And, by all accounts, the new pope is a humble man from humble beginnings who became an accomplished intellectual and a widely well-regarded church leader and administrator.
But, so many are now asking, is the new pope at core a “conservative,” or at heart a “liberal,” or on this or that doctrine a “reformer,” or whatnot?
Well, Pope Francis now leads a global church that preaches against abortion, contraception, same-sex marriage, and ordaining women as priests (“conservative”!), but also preaches against the death penalty and for labor rights, immigrants’ rights, and anti-poverty programs that redistribute wealth and combat what the catechism terms “sinful inequalities” (“liberal”!). And Pope Francis inherits an American Catholic flock in which the majority is not in sync with the bishops either on the church’s “liberal” positions or on its “conservative” positions. Indeed, most American Catholics are unfamiliar with bedrock catechetical precepts like “subsidiarity” that require citizens to be neither addicted to government nor allergic to it.
To me at least, Pope Francis seems like our day’s Pope John XXIII. But let’s be clear about Pope John XXIII, who he was, what he did, and what believing that Pope Francis might be like him actually means.
Pope John XXIII was elected pope in 1958. Like the new pope, Angelo Roncalli was viewed by most of those who knew him best as a truly pastoral priest and the soul of humility. Pope Francis, asking the “favor” of a blessing from the people assembled in St. Peter’s Square, and bowing his head low as he received it, was beautiful—and vintage Pope John XXIII.
Pope John XXIII was also a pragmatic idealist and an optimist. He publicly scolded bishops who despised modern times; he called them “prophets of gloom.” And, in 1959, he called for what became the Second Vatican Council.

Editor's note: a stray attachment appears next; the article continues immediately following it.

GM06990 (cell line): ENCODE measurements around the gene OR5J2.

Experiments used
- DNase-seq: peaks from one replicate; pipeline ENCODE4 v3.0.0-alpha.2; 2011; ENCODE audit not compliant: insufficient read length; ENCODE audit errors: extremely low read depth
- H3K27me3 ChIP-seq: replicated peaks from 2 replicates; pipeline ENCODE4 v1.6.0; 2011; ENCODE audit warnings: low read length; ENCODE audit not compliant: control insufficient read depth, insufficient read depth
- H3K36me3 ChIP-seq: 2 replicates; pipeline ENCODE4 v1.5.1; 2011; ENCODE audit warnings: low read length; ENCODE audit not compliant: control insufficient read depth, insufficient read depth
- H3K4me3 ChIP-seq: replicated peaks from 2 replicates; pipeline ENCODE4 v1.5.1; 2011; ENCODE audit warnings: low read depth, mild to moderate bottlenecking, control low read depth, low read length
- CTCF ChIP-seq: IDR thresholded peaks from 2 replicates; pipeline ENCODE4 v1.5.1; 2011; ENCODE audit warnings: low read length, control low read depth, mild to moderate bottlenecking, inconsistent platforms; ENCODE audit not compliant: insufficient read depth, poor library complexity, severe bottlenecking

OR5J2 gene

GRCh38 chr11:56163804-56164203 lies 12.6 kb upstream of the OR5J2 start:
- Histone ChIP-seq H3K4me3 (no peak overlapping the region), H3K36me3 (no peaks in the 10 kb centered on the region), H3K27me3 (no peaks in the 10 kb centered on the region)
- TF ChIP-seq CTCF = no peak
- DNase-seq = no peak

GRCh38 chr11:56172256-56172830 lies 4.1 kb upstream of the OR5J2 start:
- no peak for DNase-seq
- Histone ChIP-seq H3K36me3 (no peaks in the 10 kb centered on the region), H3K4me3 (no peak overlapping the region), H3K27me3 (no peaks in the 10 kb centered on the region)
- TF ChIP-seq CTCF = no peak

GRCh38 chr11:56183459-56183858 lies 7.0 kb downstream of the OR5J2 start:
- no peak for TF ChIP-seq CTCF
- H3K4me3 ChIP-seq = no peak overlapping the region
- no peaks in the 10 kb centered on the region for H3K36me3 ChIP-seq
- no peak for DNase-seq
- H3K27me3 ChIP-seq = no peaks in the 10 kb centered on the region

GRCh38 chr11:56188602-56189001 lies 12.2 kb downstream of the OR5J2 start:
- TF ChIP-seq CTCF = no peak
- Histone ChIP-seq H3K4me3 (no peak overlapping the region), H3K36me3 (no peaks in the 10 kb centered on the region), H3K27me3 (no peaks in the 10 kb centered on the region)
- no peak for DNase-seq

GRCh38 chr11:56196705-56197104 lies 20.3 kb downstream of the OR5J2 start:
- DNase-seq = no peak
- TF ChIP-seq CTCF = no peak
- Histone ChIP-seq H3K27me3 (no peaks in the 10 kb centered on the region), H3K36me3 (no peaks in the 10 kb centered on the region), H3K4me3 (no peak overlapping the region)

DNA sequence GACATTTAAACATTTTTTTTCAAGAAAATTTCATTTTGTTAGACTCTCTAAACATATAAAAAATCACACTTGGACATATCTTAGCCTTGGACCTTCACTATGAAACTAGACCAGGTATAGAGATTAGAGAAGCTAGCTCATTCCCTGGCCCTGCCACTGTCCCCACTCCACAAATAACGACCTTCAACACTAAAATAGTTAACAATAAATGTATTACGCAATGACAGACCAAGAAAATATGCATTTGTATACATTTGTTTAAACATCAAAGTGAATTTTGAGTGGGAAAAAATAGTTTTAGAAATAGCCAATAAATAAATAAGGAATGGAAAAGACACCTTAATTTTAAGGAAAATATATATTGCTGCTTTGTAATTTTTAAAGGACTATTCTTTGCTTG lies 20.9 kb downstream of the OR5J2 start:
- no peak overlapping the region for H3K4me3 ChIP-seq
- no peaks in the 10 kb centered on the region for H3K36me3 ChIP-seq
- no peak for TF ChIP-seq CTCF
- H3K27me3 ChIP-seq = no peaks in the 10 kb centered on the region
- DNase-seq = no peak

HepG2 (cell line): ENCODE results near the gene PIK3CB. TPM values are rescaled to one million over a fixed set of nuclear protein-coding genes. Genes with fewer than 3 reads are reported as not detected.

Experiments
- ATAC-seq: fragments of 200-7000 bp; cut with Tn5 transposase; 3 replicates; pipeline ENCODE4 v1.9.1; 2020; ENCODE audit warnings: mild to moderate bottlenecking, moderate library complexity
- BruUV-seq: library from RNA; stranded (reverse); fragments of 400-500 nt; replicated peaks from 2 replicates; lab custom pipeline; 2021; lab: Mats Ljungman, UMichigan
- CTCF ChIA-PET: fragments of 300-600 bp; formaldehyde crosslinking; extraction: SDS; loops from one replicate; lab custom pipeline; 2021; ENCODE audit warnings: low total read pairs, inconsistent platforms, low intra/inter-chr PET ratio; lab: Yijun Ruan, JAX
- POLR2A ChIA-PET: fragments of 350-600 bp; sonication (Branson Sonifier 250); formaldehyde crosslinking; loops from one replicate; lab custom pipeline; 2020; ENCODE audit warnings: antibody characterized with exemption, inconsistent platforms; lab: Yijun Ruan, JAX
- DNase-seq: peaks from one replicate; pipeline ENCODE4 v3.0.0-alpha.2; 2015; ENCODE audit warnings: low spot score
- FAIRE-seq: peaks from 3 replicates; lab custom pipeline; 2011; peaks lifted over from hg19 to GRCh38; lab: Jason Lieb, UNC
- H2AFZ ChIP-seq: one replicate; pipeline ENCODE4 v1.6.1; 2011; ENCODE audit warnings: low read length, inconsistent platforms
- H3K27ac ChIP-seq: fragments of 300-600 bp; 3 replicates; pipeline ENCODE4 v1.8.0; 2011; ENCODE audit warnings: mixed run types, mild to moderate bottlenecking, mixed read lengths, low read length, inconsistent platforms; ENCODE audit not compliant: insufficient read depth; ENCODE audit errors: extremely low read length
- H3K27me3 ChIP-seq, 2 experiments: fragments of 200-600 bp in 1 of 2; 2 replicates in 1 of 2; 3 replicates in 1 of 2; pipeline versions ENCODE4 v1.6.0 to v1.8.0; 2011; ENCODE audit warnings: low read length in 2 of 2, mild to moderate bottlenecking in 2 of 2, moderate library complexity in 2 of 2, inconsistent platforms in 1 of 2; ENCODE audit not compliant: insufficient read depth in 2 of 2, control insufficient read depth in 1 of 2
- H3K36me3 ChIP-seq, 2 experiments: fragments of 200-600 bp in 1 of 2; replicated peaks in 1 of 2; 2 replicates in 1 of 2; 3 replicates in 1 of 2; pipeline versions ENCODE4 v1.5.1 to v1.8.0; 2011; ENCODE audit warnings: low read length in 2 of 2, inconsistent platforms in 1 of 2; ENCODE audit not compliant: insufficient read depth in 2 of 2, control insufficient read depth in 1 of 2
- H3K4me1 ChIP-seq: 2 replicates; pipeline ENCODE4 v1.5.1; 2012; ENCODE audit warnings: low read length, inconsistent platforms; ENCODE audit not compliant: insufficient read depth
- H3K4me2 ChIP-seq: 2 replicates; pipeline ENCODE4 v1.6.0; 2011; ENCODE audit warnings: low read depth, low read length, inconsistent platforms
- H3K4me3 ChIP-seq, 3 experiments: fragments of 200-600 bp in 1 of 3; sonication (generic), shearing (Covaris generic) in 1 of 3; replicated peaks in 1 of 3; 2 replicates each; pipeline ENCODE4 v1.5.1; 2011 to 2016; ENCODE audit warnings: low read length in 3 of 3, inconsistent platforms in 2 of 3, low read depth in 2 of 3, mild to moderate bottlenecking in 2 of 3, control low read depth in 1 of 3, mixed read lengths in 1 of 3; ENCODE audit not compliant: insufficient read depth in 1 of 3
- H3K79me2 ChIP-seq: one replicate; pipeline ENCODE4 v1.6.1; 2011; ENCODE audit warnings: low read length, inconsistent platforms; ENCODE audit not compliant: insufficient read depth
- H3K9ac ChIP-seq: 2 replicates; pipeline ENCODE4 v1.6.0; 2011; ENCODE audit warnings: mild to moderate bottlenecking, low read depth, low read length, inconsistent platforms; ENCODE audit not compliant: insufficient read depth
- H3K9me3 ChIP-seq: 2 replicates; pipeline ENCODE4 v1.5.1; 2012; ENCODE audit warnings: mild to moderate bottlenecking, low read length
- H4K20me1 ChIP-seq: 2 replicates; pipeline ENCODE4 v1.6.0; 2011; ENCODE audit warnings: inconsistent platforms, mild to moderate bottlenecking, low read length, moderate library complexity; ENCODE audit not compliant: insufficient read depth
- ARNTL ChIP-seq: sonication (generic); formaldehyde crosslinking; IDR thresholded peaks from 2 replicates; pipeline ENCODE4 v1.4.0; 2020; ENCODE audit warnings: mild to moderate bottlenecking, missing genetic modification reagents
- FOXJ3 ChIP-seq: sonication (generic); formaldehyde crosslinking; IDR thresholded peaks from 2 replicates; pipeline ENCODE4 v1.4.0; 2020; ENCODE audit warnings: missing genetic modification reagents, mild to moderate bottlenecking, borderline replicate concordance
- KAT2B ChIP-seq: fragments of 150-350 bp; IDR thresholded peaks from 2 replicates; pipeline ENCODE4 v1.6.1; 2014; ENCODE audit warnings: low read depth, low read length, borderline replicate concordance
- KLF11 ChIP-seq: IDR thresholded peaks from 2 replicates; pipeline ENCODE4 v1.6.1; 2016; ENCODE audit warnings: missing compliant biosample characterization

The council began in 1962 and ended in 1965. Vatican II yielded three official “declarations,” four “constitutions,” and nine “decrees.” These sixteen documents of Vatican II are among the most-quoted but little-read documents in modern world history. I confess that I never read them myself until only a decade ago.
Pope John XXIII did not seek, nor did the documents produced by Vatican II authorize, anything like an all-out church “modernization” or “liberalization.” For Angelo, like Jorge Mario, was neither a “liberal” nor a “conservative.” And Roncalli, like Bergoglio, believed neither that the institutional church was entirely pure nor that it was bad beyond reform.
Rather, what Pope John XXIII thought the church needed was not wholesale change, but, instead, a thoroughgoing, intentional, and self-effacing aggiornamento, an “updating” that would make the church more genuinely Christ-like and better able to preach and practice Christ’s love among all peoples, Catholic and non-Catholic alike.
The key, John XXIII believed, would be for the bishops everywhere to curtail hyper-clericalism of the sort that relegated faithful Catholic laypersons to a limbo of lesser significance as members of the “one body of Christ.”
In the third session of Vatican II, on November 21, 1964, the bishops, after much debate, and despite many changes to the text that certain powerful bishops favored, nonetheless adopted
, the new “Dogmatic Constitution of the Church.”
One vital line that survived reads: “Though they differ essentially and not only in degree, the common priesthood of the faithful and the ministerial or hierarchical priesthood are none the less ordered to one another; each in its proper way shares in the one priesthood of Christ.”
Next year will be the 50th anniversary of Lumen Gentium. It will be marked by a new pope who has practiced what that document preached, a people’s bishop who got around his old town on the bus.
Pope John the 23rd must be smiling.
John J. DiIulio, Jr. served as the first director of the White House Office of Faith-Based and Community Initiatives, and is the author of “Godly Republic: A Centrist Blueprint for America’s Faith-Based Future” (University of California Press).